Likewise, with four memory modules, memory can he four-way interleaved.
The Memory Protect system provides write protection for individual units of memory, called protection granules. A protection granule consists of 512 words. Up to 256 pages (128K words) can be protected at a time. The memory protect registers can be changed by executing privileged instructions. In addition, memory management provides memory protection for each 32 KB memory block or logical address space. One protect bit is associated with each 32 KB memory block.
The power and flexibility of the 32/7 780 Computers I/O system is derived from three sources: intelligent lnput/Output Microprogrammable Processors (IOM), High-Speed Data interface (HSD). and Regional Processing Units (RPU). All provide high-speed block-oriented transfers direct to memory.
The MPX-32 operating system supports 16-Megabyte addressing, command chaining, and data chaining via extended protocols, to provide a powerful I/O system. Modem support under MPX-32 adds to the scope of the 1/0 system, providing communications processing capabilities.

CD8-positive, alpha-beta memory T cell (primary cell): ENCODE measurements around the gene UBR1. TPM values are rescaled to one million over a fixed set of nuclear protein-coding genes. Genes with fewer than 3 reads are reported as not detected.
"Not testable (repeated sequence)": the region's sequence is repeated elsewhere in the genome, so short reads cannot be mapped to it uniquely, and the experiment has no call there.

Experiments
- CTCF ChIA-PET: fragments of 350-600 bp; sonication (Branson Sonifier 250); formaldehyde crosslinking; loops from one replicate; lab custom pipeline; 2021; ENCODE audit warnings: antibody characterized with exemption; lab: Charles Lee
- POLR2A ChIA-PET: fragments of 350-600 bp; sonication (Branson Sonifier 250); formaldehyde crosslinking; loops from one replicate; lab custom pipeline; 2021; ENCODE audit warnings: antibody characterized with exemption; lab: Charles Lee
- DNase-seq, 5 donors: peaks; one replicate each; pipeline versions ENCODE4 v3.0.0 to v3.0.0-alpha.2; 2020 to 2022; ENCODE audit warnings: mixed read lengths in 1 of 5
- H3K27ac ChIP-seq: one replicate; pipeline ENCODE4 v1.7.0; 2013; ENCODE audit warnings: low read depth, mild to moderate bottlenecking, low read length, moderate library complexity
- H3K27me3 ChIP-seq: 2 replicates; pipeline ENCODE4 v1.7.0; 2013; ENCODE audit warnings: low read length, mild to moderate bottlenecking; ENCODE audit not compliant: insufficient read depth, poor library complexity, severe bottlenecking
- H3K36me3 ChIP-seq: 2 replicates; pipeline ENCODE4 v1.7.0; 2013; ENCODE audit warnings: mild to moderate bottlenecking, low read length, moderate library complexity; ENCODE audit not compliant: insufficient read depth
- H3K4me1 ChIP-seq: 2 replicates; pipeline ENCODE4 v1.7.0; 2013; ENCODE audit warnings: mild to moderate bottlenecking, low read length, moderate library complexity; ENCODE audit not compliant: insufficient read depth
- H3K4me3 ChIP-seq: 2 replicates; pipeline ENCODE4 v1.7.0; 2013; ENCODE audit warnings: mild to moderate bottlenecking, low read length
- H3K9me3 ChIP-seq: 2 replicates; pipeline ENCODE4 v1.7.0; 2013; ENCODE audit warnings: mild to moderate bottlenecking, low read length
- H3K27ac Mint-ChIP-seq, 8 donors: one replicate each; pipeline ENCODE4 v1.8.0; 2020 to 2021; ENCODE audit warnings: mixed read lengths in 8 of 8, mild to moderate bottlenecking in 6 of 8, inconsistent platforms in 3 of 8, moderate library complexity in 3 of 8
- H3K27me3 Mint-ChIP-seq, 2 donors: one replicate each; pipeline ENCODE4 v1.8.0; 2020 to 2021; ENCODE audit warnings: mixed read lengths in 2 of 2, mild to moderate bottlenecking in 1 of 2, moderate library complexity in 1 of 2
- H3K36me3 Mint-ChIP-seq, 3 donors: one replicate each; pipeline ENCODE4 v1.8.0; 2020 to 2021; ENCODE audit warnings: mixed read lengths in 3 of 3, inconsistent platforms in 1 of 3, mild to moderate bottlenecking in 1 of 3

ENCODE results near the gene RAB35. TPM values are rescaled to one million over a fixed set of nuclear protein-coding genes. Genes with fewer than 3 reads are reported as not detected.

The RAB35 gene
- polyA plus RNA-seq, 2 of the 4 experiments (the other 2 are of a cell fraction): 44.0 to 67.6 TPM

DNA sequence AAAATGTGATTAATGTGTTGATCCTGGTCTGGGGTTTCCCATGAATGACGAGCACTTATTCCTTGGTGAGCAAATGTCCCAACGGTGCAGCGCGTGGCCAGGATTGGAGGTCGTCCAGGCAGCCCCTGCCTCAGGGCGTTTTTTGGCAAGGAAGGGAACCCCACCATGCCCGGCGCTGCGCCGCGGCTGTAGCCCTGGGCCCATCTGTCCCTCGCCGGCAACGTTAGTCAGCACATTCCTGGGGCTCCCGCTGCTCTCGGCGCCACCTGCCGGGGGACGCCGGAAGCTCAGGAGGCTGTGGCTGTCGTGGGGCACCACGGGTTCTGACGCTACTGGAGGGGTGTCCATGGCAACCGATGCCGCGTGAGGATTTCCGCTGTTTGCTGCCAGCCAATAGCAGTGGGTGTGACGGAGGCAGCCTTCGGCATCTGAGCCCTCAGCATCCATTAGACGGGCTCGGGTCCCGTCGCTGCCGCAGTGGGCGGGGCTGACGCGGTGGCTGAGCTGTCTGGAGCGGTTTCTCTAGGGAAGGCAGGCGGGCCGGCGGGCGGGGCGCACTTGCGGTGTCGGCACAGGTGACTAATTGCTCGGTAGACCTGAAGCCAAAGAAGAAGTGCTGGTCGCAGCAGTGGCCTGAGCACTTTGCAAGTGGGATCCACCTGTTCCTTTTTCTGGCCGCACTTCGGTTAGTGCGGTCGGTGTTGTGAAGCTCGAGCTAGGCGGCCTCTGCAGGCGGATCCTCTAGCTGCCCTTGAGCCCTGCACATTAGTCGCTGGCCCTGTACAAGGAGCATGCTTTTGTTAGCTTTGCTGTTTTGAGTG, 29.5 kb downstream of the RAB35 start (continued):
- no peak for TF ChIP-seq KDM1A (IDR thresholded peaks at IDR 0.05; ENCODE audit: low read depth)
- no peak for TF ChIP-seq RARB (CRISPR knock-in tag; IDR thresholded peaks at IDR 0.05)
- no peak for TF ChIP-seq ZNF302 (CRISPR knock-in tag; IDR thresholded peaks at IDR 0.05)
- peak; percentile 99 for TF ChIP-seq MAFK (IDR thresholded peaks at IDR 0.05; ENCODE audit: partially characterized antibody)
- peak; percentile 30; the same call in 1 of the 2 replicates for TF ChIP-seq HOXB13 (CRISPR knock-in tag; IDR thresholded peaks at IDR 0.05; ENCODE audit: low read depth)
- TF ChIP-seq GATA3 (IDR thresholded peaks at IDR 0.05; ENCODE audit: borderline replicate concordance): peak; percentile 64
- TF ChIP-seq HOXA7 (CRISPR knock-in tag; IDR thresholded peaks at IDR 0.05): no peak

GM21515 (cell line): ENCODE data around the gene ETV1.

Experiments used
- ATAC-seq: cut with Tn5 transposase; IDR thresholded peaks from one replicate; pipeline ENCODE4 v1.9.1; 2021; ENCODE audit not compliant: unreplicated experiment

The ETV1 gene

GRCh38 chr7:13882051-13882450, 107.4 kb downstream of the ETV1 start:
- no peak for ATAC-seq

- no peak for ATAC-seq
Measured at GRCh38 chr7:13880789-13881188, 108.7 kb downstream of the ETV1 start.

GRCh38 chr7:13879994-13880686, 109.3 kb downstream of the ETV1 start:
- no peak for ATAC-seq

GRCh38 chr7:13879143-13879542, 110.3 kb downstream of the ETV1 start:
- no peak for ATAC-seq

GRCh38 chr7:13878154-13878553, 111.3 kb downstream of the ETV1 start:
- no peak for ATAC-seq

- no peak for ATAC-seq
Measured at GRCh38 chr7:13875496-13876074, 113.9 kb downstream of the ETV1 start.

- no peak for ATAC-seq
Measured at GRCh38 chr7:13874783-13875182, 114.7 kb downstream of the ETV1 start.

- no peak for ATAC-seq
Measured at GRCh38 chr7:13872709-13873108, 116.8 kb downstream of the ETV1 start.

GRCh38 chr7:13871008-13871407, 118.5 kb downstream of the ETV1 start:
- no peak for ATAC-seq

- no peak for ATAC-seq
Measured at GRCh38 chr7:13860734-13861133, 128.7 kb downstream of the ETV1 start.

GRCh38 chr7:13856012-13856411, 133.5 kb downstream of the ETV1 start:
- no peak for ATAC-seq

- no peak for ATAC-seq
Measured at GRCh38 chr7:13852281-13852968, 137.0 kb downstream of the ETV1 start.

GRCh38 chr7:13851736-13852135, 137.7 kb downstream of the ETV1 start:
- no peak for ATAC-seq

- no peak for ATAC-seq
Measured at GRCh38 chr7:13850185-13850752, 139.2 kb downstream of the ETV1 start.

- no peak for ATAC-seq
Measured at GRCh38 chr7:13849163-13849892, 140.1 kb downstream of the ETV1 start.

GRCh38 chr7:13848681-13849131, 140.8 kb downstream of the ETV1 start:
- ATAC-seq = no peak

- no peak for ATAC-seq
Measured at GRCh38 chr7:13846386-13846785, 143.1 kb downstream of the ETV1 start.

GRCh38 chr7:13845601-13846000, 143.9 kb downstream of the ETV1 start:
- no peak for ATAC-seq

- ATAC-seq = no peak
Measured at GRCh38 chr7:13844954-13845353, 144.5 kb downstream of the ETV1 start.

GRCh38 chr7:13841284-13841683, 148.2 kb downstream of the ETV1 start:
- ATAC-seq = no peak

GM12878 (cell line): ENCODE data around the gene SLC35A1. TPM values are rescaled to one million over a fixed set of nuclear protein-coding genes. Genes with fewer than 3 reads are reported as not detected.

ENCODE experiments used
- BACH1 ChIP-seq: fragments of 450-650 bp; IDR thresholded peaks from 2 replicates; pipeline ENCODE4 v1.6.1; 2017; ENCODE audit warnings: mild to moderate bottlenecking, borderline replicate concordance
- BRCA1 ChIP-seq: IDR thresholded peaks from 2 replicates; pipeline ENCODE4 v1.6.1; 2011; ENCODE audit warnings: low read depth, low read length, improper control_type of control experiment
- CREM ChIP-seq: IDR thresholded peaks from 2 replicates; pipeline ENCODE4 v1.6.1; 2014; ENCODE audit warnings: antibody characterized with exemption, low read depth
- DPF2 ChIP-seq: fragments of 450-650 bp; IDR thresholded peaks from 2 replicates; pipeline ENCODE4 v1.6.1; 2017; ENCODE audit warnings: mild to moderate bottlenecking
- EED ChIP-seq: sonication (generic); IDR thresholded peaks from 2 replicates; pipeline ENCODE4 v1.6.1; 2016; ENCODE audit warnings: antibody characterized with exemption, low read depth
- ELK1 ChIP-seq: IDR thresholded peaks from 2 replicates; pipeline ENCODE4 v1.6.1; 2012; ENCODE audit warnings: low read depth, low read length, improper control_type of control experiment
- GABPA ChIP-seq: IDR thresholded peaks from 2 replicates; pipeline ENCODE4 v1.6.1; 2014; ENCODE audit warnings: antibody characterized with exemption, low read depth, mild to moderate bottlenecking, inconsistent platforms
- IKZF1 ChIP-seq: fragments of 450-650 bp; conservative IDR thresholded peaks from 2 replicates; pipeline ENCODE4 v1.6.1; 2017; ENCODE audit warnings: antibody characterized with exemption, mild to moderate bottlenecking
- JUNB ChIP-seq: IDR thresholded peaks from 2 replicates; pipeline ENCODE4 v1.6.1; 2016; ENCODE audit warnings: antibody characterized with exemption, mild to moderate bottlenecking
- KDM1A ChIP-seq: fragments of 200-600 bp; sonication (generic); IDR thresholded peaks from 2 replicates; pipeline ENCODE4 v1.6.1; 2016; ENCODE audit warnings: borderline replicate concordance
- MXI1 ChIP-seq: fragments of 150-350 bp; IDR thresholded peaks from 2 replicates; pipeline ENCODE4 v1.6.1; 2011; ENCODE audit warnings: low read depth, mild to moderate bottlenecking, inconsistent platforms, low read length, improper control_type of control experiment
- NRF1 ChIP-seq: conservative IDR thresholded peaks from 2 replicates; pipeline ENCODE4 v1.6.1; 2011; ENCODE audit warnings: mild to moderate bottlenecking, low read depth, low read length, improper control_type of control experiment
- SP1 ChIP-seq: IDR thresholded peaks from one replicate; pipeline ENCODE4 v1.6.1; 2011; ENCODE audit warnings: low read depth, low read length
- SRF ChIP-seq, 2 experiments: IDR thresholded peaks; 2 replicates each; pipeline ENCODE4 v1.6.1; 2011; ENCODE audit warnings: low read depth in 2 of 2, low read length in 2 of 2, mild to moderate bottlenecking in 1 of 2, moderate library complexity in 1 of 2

The High-Speed Data interface (HSD) is capable of transferring data at 3.2 megabytes per second. The Regional Processing Unit (RPU) includes 2048 32-bit words of PROM and, optionally, 4096 32-bit words of RAM for user programmable firmware or data. Special interfaces can be implemented on the RPU by providing firmware and designing the device interface, which for the most part consists of matching signal levels between the RPUs
Microprogrammable Processor and the device.
The 32/7780 Computer has a total of 12 I/O instructions. Upon execution of a single instruction, an I/O Controller can be conditioned to transfer one or more blocks of data between the external device and memory. Once the transfer is initialized, the controller takes charge of the I/O operation, and the CPU is free to perform other tasks. When the transfer is completed, an I/O Controller can notify the CPU by an interrupt.